HIST 1200/1201: History and Trump
Professor Cameron Blevins
Northeastern University, Fall 2017
456 Ryder Hall, Mon/Wed 2:50-4:30pm

Course Description

Welcome to Northeastern’s history department! This course will introduce you to the practice of studying history: analyzing sources, evaluating arguments, interpreting evidence, writing and communicating, and conducting original research. You will learn these historical skills from a very modern starting point: Donald Trump and his presidency. This class is not a biography or history of Trump specifically, but rather the longer historical context behind some of the themes and topics related to his presidency. We will use current events as a jumping-off point to learn how to study the past. How does the promise to “build the wall” between the United States and Mexico echo earlier attempts to curtail immigration? In what ways is it a departure from the past? When Trump proclaims himself the “law and order” president, how does this situate his presidency within a longer history of mass incarceration? Over the course of the semester students will become detectives, learning the skills of a historian to uncover the backstory behind current events and the ways the past continues to shape the present world.


Learning Goals

There are two overarching goals of this class. The first goal is to learn the concrete skills, methods, and approaches to practicing history. You will learn how to locate, read, and analyze both primary and secondary sources. You will learn to approach history as an act of interpretation, how to compare and evaluate different arguments about the past and understand the ways those interpretations get used today. You will learn how to communicate as a historian, to advance a clear message or argument and provide compelling evidence to support it. You will learn how to conduct your own original research by formulating an investigative question, gathering sources, and putting together a prospectus.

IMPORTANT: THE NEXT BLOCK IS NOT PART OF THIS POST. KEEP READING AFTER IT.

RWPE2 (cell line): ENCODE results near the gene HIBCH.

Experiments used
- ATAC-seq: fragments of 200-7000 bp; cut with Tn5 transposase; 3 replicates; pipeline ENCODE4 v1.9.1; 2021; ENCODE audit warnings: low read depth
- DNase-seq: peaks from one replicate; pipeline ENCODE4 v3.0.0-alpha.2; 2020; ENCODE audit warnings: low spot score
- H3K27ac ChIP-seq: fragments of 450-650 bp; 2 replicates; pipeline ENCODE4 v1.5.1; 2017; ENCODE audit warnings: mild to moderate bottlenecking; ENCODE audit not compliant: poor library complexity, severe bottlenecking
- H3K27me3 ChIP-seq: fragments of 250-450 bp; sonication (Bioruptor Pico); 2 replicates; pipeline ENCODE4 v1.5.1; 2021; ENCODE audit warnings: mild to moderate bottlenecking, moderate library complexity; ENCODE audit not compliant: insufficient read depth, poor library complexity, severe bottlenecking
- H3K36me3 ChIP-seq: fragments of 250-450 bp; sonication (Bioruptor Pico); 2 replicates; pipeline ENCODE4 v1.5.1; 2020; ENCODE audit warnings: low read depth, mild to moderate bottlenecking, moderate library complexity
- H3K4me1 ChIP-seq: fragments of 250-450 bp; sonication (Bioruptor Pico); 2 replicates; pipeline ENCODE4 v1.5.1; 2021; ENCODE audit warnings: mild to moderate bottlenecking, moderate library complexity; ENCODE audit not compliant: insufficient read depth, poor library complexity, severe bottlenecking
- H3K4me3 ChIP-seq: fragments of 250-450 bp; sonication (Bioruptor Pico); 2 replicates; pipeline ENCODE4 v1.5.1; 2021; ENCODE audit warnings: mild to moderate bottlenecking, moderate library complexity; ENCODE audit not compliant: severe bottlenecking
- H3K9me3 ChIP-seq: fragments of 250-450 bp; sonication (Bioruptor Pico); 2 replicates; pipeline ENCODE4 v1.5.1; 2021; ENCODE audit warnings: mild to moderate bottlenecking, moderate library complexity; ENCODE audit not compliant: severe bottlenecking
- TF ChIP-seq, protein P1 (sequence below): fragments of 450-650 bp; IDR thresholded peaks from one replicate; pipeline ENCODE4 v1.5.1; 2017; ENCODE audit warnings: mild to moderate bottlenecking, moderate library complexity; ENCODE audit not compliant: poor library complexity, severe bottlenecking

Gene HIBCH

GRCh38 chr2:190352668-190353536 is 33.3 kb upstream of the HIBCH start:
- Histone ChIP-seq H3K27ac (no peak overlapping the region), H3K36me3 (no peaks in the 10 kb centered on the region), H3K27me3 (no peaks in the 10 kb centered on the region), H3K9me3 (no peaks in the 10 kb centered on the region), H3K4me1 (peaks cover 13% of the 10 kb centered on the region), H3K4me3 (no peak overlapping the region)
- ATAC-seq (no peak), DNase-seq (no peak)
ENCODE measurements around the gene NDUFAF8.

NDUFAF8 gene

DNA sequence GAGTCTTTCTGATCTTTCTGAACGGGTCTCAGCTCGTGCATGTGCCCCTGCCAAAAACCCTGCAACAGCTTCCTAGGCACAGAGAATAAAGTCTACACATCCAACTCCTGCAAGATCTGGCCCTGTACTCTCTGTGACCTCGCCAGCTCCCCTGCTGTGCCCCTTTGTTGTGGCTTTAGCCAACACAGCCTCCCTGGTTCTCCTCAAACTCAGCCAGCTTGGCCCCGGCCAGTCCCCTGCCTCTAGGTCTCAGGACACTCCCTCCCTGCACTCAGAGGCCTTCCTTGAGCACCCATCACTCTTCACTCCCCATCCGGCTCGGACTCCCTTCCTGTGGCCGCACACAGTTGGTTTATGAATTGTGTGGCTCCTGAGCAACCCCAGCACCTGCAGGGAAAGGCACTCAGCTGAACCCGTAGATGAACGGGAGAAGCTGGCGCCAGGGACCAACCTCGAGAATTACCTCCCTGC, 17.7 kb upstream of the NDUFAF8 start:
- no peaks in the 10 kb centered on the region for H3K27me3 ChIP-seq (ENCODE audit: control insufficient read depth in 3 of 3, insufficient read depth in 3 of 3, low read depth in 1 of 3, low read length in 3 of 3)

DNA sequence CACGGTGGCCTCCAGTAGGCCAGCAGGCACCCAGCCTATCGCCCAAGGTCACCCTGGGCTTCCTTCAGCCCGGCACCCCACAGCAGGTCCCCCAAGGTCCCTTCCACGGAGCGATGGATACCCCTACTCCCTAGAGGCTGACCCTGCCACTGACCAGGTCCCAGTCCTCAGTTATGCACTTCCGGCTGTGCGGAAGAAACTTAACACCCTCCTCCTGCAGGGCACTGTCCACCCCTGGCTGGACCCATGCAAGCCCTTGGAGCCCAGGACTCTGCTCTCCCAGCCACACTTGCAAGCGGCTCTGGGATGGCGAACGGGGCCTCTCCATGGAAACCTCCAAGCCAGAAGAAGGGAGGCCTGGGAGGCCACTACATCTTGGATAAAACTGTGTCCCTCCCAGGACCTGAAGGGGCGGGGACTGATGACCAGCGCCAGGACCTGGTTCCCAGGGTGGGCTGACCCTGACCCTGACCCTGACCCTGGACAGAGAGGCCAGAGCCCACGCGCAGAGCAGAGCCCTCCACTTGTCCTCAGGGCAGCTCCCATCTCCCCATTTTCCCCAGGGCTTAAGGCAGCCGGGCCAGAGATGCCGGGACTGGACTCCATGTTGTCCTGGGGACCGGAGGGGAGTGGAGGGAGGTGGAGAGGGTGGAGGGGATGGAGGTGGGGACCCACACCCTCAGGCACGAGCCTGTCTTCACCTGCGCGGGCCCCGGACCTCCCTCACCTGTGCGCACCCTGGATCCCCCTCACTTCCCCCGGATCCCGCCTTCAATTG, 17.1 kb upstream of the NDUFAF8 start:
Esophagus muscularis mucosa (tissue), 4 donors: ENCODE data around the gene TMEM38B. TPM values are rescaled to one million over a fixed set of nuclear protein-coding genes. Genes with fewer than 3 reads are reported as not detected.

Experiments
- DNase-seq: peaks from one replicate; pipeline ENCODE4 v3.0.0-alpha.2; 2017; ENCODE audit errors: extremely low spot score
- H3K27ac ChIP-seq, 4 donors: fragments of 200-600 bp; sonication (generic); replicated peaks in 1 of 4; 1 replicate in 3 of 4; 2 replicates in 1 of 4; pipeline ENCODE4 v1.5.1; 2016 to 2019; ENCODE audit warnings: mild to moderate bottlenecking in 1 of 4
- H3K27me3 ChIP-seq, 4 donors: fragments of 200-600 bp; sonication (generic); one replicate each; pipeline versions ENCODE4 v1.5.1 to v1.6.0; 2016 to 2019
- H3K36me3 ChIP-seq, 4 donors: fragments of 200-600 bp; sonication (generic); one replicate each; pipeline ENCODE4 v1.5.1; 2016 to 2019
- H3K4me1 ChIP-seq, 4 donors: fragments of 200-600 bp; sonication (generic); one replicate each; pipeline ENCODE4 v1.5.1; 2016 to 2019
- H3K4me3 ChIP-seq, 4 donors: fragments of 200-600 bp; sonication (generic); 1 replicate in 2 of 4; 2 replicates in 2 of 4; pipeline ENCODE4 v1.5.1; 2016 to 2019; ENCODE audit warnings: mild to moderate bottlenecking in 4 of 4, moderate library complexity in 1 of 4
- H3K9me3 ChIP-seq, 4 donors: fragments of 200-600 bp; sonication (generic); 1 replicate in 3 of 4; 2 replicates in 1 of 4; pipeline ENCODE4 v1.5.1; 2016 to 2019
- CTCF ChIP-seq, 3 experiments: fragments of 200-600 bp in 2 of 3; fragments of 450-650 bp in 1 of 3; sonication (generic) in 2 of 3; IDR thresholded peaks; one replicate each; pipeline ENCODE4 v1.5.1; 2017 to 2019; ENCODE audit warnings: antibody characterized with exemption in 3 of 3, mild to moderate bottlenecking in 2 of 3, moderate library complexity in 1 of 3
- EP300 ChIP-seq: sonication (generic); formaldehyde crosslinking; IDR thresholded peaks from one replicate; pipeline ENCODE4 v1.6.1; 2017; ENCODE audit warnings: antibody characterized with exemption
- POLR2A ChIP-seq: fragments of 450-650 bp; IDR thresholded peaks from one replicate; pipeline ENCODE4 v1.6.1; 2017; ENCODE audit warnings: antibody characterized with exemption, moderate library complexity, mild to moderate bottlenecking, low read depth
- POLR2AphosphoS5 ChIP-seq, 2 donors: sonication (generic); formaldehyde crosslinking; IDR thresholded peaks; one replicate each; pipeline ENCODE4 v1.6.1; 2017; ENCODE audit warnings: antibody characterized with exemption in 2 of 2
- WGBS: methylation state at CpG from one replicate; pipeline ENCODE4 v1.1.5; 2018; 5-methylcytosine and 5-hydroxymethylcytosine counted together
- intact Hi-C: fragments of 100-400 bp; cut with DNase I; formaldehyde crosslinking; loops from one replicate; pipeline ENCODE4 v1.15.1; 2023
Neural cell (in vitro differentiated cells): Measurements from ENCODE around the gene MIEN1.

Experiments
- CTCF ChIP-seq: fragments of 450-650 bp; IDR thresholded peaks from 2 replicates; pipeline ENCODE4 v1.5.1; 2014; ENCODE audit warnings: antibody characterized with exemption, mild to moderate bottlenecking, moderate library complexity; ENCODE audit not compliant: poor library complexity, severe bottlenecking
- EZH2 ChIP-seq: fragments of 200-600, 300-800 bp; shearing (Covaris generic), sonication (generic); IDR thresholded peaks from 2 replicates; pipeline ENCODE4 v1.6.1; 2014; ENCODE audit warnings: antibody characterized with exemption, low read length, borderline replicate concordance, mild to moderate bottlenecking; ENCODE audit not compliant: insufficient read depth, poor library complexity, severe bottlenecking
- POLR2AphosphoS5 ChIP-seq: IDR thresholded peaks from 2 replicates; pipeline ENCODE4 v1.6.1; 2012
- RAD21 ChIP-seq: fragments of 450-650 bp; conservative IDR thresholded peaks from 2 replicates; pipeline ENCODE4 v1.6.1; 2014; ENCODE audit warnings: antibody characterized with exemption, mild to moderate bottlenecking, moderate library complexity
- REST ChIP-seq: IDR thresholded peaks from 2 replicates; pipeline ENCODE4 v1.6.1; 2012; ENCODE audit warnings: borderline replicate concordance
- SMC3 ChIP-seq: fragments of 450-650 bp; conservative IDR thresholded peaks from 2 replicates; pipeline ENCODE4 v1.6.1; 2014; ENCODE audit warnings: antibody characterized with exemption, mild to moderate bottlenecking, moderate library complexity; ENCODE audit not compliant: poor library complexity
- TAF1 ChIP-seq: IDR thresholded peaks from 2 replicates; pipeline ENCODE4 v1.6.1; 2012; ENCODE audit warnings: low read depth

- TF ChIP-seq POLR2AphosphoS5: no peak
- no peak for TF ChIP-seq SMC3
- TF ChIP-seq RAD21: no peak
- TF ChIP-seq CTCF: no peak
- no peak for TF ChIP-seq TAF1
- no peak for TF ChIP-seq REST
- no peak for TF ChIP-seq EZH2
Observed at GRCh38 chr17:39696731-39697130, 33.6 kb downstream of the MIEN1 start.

Taken together, all of these skills will allow you to achieve the second learning goal of this class: the practice of historical thinking. This will make you a more informed and thoughtful citizen. Historical thinking is fundamental to making sense of the modern world. The ability to study context, complexity, change over time, and causality will help you understand events in both the past and the present. In an age of punditry and partisanship, analyzing sources and arguments with a critical eye will help you form your own conclusions about difficult issues. And historical empathy – the ability to study the past through from the perspective of people who lived back then – will also help you see today’s world through the eyes of people with radically different backgrounds, beliefs, or points of view. The practice of historical thinking that you will learn in this class will continue to serve you long after you graduate from Northeastern.